While first on the viewer’s itinerary, this first space is not autonomous. The scores come from somewhere, the ephemera sourced from something. Step into the “open source” library, then, a contemplative space built for distribution, for reading, for meditation, reflection, and introspection. It’s a public space for that which all too often only happens in private: a presentation of research-in-action. An attempt at making visible the invisible work that constitutes a practice.
The third space, as we’ve mentioned, starts empty. It’s already full, though. Reserved for If We Ruled the World, it’s gradually filled with the material created by Success Beyond Limits participants [see below]. Once the evidence of applied collaborative research is present, it also becomes t the raw material for further investigation into the urban spaces of Jane and Finch, both symbolic and real. Making a laboratory for re-envisioning the urban landscape.
All these spaces—the active, the contemplative, and the laboratory—allow people and things to unite and work together in real-time that is both synchronous and asynchronous. They are a forum for discussion and collaboration at various levels of engagement. They are platforms for the dissemination of issues and ideas that come out of the concept of communal authorship as articulated in the cycle of exhibition activisms/activisms of exhibition.
We hope that CIA #2 is another experimental learning opportunity for the artists and the AGYU. Entering into a collaborative situation without knowing how it will work (or not) means that we seek to perform what the project sets out to do: to create a space of negotiation, compromise, flux, and subversion – feeling our way through the project and letting it take us in new directions, establishing new relationships, and developing new working methodologies by testing what works and what doesn’t. Experimenting this way is not intended as an isolated event with a determined beginning and end but rather a sustained engagement or ephemeral social activity with lasting impact. It is about learning through what these projects teach us so that we may put these less tangible things into practice, hoping that the CIA project changes the nature of our own practices and opens up the possibility for new kinds of collaboration in the future.
Maggie Flynn is an organizer, artist, and curator. Her understanding of critical pedagogy and community organizing has been shaped by her involvement with groups such as the Mining Injustice Solidarity Network, the Really Really Free Market, Centro de Intercambio y Solidaridad (El Salvador), and the Anarchist Free University. She is the Director of Whippersnapper Gallery.
Ame Henderson grew up on Vancouver Island and now lives in Toronto where she is Artistic Director of Public Recordings, an atelier for choreographic experimentation. Henderson holds an MFA from the Amsterdam School for the Arts, where her research focused on the political implications of the synchronous gesture and its potential as a collaboratively authored improvisatory practice of togetherness.
Jp King is an interdisciplinary artist, writer, and publisher. His collaborative and independent practice emphasizes garbage, material culture, contemporary mythology, masculinity, and primitive futures. Utilizing collage techniques, his obsessions with print and paper manifest in multiple forms, and his writing and images have been exhibited and published internationally. King operates the experimental publishing studio Paper Pusher.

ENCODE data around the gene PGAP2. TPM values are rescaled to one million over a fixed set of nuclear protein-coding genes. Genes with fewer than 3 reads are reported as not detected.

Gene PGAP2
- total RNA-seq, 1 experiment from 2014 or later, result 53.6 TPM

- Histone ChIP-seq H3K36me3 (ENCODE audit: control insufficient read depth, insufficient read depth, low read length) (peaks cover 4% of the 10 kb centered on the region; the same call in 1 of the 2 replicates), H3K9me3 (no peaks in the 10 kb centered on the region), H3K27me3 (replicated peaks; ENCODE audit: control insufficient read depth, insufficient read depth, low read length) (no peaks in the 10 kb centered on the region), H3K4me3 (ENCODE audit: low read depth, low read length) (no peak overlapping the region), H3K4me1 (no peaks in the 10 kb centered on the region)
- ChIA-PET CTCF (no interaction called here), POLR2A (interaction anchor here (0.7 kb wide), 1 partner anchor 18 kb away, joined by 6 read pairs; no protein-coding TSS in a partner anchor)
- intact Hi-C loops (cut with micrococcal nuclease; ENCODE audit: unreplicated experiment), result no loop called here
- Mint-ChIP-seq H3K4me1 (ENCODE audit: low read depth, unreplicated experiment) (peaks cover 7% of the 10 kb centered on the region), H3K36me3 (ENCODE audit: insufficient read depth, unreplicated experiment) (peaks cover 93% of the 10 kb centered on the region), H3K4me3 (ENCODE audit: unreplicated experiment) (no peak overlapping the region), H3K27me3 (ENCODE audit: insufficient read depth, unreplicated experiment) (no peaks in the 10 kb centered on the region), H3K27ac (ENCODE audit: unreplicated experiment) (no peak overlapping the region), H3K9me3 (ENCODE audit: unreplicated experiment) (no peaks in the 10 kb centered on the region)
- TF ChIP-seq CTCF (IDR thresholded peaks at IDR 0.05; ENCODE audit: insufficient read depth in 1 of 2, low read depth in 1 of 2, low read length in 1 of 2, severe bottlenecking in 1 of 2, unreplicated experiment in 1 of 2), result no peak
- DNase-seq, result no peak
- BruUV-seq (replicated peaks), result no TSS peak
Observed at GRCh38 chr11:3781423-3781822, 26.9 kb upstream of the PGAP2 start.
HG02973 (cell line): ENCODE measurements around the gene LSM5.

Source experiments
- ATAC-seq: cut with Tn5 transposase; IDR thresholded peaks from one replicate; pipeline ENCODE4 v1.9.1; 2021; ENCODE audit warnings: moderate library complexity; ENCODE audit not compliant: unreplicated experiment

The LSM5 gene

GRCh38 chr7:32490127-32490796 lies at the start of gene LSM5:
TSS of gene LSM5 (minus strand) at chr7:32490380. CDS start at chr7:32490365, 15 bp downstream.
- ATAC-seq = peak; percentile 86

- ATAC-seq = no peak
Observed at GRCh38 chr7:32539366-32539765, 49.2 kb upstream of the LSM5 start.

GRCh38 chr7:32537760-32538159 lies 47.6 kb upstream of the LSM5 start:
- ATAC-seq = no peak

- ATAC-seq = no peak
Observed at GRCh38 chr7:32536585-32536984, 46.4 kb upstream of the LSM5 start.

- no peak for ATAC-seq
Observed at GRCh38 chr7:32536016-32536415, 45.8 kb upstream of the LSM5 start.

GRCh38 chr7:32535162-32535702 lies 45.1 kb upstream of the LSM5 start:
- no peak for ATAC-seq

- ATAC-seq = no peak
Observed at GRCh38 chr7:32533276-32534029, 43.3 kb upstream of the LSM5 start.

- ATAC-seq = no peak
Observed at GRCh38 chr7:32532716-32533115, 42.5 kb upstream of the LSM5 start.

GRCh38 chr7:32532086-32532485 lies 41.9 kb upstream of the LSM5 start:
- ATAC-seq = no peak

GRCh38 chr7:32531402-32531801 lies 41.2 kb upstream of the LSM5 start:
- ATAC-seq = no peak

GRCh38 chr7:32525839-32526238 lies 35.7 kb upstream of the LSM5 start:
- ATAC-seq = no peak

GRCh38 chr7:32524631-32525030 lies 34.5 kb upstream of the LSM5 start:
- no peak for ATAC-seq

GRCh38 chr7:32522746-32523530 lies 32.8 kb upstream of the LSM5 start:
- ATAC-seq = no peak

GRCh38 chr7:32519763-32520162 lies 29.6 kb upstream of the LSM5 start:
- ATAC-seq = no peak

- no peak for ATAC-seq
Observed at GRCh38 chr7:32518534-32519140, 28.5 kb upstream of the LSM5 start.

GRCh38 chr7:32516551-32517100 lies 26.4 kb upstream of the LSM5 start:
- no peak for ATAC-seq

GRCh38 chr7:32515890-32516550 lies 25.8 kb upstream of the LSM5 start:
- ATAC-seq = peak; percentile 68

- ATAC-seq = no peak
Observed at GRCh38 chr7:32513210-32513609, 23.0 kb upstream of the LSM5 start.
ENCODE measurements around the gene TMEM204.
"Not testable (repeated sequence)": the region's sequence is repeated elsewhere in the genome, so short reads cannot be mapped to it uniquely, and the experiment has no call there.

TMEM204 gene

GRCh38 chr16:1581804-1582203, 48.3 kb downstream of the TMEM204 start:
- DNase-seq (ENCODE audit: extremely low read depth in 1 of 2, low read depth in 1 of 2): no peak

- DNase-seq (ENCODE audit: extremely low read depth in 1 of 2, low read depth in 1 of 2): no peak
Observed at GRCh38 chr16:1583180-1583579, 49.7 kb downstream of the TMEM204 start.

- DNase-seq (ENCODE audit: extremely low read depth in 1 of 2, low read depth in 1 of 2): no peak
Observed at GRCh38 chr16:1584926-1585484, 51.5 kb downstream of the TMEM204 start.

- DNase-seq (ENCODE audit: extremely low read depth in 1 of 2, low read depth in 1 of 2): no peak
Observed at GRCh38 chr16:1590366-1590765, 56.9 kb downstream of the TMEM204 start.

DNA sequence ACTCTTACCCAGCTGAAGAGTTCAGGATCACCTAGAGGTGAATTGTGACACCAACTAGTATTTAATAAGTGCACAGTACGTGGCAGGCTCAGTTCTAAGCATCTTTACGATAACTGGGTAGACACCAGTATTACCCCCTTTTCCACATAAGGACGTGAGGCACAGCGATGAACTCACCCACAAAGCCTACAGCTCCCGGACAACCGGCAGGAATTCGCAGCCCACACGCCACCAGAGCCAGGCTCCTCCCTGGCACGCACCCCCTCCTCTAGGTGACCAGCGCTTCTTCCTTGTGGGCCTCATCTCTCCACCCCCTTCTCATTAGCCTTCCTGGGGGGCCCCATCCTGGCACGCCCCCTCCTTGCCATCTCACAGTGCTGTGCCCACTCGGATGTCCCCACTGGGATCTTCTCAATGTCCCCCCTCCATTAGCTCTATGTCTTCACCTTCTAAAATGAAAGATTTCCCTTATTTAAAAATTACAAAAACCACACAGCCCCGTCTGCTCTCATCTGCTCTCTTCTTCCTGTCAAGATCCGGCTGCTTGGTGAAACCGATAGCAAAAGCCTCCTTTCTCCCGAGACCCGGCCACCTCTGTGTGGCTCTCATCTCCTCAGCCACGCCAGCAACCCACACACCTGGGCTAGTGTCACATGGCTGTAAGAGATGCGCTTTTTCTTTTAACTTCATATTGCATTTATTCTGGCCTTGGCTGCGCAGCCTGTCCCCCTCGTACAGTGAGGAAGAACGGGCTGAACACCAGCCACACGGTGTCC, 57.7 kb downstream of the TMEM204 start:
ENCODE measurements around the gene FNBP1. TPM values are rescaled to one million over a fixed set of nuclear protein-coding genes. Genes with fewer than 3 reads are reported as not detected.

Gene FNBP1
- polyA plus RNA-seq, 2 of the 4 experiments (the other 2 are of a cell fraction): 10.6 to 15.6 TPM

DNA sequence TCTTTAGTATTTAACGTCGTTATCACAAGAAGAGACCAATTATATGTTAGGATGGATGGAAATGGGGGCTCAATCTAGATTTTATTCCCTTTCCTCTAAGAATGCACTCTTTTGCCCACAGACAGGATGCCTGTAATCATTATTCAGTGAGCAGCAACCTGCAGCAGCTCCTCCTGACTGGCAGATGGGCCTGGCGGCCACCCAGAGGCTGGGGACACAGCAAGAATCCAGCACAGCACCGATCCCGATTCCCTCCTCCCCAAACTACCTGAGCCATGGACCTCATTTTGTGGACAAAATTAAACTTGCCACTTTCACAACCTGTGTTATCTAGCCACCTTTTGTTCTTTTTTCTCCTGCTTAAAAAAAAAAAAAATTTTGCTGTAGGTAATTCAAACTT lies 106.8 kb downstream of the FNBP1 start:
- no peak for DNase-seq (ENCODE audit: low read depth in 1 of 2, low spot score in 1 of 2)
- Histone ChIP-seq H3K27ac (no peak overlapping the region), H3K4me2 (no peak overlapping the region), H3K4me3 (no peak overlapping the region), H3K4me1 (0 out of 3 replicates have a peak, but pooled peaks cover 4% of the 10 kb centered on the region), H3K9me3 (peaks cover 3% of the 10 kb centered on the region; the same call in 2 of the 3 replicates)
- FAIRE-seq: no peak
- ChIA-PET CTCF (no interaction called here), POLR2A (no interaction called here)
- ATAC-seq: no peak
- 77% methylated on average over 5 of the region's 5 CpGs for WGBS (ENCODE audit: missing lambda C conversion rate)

Terrarea observe a manner of seeing and sharing that first arrived through an infinity box, and has since grown through friendship and chance. Terrarea prefer a variable and evolving approach—a responsive means of handling matter and coping with impulses. We learn together: Things look smaller from a distance, and multiply easily. Relationships are unfixed. Reflection is useful. Matter can get out of hand. Flexibility is key. Terrarea is Janis Demkiw, Emily Hogg, and Olia Mishchenko.
With this exhibition, we celebrate the 50th Anniversary of the Ontario Arts Council. We acknowledge the support of the Ontario Arts Council (OAC), an agency of the Government of Ontario, which last year funded 1,681 individual artists and 1,125 organizations in 216 communities across Ontario for a total of $52.8 million.
If We Ruled the WorldIn a Monday morning meeting, downtown… White suits in a white room conceive failure, draft dead-end plans, and map out patterns of early social misbehavior. Luckily, colorful thoughts arrive just in time to overthrow the secret meeting and free young minds. The world is mine!
— Black by Design: An Urban Planning Intervention
By The M.A.D. Poet
In a world increasingly marked by economic polarization and a widening gap between rich and poor, it is imperative for youth to mobilize and collectively challenge and destabilize patterns of residential segregation, locational discrimination, and spatial practices that contribute to social, economic, and political marginalization.
Led by The M.A.D. Poet (aka Melissa A. Dean) and Mark “Kurupt” Stoddart, If We Ruled the World, is a multidisciplinary art program for Jane-Finch youth that focuses on urban planning and spatial justice. Engaging fifteen youth from Success Beyond Limits, an educational support and mentorship program housed at Westview Centennial Secondary School, this program invites youth to investigate how visual art and spoken word poetry can be employed to hone and develop a critical spatial consciousness. Through workshops in Jane-Finch, Stoddart and Dean encourage and support youth as they collectively develop, cultivate, and draw from their own urban spatial imaginary.